Trigger Finger

The bones that make up the hand and the wrist provide the body with support and flexibility in order to manipulate objects in many different ways. With the support of the ulna and radius of the forearm that support many of the hand’s muscles, the 27 bones in the hand have an incredibly precise range of motion. The hand can be considered in four segments:

  • Fingers – digits that extend from the palm of the hand, making it possible to grab the smallest of objects
  • Palm – the “high-five” side of the hand
  • Dorsum – the back side of the hand where a web of veins is often visible
  • Wrist – the point of connection between the hand and the forearm which facilitates proper motion of the hand

These four segments, along with a network of muscles, tendons, and tissues work cohesively to enable the hand to perform the most complicated activities. Unfortunately, like the rest of the body, hands and wrists are susceptible to number of different injuries and conditions.


Tendons are rope-like structures that attach muscle to bone and are covered by a thin slippery layer, called synovium. The synovium lubricates the tendons, enabling them to easily slide through a fibrous tunnel called a sheath. When muscles contract, tendons pull on bones, causing the hand to move. Flexor tendons, which are long tendons located in the forearm, extend from the muscles through the wrist to the small bones in the fingers. Trigger finger is a condition that occurs when one of the fingers get stuck in a bent position due to inflammation-induced narrowing of the space within the sheath.


Signs and symptoms of trigger finger include:

  • Stiffness in the finger, especially in the morning
  • A popping or catching sensation in one or more fingers
  • Pain when bending and straightening one or more fingers
  • Inability to straighten a finger that is locked in a bent position
  • A nodule/lump that is tender in the palm at the base of the affected finger(s)


Diagnosis of trigger finger is generally made entirely upon a physical examination. The physician will instruct the individual to open and close their hands, checking for areas of pain, the ease of motion and signs of locking. They may also examine the palm for any lump formations.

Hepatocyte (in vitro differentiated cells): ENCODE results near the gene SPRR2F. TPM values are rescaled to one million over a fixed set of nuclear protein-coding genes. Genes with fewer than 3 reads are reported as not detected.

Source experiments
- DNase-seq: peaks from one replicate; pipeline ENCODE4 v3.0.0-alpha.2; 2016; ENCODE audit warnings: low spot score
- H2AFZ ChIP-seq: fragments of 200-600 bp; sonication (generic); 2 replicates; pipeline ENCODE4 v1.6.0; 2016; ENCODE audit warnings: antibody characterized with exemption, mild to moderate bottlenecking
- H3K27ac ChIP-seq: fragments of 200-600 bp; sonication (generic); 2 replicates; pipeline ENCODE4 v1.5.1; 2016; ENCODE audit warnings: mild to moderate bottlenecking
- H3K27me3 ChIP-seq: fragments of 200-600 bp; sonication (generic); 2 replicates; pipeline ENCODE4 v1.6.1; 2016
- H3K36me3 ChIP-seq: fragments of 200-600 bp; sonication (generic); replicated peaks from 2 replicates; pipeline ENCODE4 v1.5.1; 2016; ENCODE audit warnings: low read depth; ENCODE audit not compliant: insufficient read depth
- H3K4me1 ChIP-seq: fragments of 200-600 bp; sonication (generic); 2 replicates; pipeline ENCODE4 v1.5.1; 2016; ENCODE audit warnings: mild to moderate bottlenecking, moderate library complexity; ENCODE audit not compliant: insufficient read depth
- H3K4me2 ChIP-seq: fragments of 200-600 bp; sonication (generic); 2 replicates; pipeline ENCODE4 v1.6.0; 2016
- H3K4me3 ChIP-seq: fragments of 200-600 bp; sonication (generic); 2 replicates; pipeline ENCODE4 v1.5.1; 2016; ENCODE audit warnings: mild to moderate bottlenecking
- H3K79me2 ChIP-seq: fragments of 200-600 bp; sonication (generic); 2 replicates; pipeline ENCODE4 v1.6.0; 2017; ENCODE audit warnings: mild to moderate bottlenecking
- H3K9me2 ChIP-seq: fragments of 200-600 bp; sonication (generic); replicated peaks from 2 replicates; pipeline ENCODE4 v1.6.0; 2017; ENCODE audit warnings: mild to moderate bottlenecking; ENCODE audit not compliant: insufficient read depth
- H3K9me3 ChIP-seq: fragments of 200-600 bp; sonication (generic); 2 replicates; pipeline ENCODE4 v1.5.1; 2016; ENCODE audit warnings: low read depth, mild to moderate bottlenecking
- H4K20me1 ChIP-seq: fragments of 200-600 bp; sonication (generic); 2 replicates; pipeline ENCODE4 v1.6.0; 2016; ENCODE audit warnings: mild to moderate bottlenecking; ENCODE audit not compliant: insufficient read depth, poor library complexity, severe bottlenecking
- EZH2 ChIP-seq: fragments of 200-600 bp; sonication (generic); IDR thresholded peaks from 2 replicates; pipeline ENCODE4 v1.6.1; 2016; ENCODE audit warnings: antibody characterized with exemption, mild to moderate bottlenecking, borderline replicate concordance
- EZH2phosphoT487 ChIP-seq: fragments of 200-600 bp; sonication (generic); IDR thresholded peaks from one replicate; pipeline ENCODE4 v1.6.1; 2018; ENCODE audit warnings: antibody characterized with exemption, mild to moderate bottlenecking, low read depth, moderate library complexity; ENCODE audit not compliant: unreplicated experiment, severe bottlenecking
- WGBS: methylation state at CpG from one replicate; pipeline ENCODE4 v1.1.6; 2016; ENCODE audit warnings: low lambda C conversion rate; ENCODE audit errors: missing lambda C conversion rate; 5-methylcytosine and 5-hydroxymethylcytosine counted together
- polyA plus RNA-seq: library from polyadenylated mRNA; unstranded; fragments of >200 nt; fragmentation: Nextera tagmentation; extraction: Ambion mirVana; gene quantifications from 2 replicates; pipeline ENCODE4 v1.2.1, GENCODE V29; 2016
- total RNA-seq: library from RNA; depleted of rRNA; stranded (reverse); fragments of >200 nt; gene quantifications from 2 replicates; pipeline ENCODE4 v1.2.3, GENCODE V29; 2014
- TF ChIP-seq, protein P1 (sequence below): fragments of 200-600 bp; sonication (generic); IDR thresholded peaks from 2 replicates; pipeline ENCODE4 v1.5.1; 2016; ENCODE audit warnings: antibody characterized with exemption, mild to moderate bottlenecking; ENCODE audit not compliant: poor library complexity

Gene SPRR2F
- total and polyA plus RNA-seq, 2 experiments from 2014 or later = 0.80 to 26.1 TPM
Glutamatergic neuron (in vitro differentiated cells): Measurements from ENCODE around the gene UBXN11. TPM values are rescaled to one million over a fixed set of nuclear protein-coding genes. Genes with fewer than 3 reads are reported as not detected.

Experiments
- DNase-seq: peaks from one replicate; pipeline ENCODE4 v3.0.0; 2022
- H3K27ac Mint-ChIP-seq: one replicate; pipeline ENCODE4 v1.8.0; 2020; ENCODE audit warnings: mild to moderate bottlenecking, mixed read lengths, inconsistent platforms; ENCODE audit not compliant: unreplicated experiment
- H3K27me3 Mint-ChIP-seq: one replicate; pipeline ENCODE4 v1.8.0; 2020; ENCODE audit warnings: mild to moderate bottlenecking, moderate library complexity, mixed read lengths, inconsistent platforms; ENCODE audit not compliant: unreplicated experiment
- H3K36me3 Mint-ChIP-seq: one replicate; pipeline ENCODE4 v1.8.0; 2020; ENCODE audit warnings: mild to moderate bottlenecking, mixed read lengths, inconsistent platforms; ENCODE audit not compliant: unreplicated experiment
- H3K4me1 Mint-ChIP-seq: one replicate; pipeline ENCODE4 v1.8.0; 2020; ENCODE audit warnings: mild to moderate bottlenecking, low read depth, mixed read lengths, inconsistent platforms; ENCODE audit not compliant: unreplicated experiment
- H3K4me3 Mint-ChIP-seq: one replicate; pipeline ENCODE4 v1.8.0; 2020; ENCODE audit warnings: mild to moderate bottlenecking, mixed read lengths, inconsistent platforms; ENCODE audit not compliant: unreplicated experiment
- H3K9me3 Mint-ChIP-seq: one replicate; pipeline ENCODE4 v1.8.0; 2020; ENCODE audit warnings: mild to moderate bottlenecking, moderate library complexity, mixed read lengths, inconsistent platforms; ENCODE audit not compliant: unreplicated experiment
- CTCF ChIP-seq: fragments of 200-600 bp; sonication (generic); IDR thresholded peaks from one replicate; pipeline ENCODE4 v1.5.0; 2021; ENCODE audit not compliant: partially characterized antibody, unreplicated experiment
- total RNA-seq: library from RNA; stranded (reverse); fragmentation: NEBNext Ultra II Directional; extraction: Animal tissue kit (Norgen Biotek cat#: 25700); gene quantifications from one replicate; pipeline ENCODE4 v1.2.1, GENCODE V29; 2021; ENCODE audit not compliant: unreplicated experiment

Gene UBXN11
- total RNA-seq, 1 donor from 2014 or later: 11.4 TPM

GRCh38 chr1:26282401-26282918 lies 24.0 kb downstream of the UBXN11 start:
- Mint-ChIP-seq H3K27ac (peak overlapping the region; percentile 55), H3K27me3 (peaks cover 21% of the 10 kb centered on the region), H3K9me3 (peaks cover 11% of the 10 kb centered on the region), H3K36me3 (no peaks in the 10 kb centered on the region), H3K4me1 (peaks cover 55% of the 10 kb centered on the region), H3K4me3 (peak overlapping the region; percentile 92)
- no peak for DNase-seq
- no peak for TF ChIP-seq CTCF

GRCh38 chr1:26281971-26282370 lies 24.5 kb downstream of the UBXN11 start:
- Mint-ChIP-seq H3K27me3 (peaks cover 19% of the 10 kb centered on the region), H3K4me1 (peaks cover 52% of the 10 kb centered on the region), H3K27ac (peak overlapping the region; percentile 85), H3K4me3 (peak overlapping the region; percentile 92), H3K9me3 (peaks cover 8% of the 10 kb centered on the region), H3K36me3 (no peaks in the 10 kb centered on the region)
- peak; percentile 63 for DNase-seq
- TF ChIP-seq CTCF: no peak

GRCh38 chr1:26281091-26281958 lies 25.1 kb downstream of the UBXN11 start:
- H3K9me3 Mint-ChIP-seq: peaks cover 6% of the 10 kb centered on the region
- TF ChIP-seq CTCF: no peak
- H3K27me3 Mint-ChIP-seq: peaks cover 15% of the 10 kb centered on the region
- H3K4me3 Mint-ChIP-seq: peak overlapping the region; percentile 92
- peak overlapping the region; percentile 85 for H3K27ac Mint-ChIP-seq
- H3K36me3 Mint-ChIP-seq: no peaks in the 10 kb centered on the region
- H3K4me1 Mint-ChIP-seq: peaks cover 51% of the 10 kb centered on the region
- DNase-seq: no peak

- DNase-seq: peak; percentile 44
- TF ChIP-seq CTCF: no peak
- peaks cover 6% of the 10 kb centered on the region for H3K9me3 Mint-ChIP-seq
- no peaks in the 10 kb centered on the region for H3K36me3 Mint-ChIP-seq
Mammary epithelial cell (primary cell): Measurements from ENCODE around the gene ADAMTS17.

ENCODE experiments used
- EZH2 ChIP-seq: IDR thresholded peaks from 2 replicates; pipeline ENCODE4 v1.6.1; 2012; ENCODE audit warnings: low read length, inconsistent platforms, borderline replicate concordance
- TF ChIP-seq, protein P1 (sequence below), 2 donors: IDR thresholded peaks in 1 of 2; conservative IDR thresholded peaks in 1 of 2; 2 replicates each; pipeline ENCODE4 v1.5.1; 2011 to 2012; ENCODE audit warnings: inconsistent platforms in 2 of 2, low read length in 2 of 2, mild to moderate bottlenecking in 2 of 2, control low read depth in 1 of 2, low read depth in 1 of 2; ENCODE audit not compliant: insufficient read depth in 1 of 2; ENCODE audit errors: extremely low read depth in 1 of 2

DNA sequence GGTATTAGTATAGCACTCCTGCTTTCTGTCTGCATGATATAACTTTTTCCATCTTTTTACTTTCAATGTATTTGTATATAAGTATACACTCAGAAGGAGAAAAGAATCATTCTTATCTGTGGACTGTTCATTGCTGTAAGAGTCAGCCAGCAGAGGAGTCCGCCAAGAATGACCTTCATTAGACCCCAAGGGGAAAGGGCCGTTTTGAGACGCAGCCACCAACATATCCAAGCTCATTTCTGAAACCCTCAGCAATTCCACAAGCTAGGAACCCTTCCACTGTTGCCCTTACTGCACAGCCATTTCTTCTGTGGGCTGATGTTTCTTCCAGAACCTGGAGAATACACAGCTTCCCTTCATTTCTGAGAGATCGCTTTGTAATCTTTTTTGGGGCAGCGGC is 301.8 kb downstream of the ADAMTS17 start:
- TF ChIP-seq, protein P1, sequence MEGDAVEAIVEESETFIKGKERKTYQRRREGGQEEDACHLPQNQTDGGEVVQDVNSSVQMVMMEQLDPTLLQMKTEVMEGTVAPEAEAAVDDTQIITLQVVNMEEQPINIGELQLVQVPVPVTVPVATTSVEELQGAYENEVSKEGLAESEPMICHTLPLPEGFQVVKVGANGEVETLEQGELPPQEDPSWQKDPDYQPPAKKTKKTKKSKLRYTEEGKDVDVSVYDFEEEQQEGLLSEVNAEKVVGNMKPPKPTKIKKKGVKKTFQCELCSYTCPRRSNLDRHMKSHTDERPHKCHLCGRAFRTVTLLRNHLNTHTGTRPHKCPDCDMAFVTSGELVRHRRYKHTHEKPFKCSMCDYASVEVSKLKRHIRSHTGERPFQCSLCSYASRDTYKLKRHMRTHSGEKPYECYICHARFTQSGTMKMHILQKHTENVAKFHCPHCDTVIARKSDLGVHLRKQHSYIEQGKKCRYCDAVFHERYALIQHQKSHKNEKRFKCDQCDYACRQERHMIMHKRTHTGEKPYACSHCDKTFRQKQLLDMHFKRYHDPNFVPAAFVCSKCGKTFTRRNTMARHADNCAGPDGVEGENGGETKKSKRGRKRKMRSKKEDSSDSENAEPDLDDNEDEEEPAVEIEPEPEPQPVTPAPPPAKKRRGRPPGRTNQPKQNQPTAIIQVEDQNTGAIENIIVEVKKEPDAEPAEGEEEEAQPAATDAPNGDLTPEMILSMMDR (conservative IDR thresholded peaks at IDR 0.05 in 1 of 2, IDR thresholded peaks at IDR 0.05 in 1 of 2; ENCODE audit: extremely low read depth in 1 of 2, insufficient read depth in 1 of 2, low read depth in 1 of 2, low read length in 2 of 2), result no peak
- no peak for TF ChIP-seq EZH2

The treatment for trigger finger varies depending on the severity of the condition and the duration of persistent symptoms. There are a few non-operative treatment options and surgery is always the last resort.

Splint – If the symptoms are mild, the physician might recommend the use of a supportive splint to reduce discomfort and keep the affected finger in a neutral, resting position.

Medication – Pain relief medication such as acetaminophen as well as non-steroidal anti-inflammatory medicines (NSAIDs) can significantly reduce pain and swelling.

Steroid Injections – Injecting the tendon sheath with cortisone, a powerful anti-inflammatory medicine, might aide in relieving pain. However, if symptoms don’t improve after two injections, surgery might be considered. Injections may not provide permanent pain relief if the individual has had the trigger finger for a long period of time, or if they have diabetes or history of seizures.

Surgery – Surgery may be an option when conservative, non-operative treatments have been exhausted. The goal of surgery is to widen the opening of the tunnel allowing more space for the tendons to slide through the sheath. This short outpatient procedure can be performed using a “twilight sleep” technique.


Recovery after surgery depends on the severity of the trigger finger and the complexity of the procedure. Most individuals are able to move their fingers soon after the surgery despite some soreness in the fingers or the palm. Full recovery from surgery usually occurs within a few weeks, but the swelling and stiffness may take up to six months to subside. In some cases, physical therapy may be help to loosen the stiffness in the fingers.



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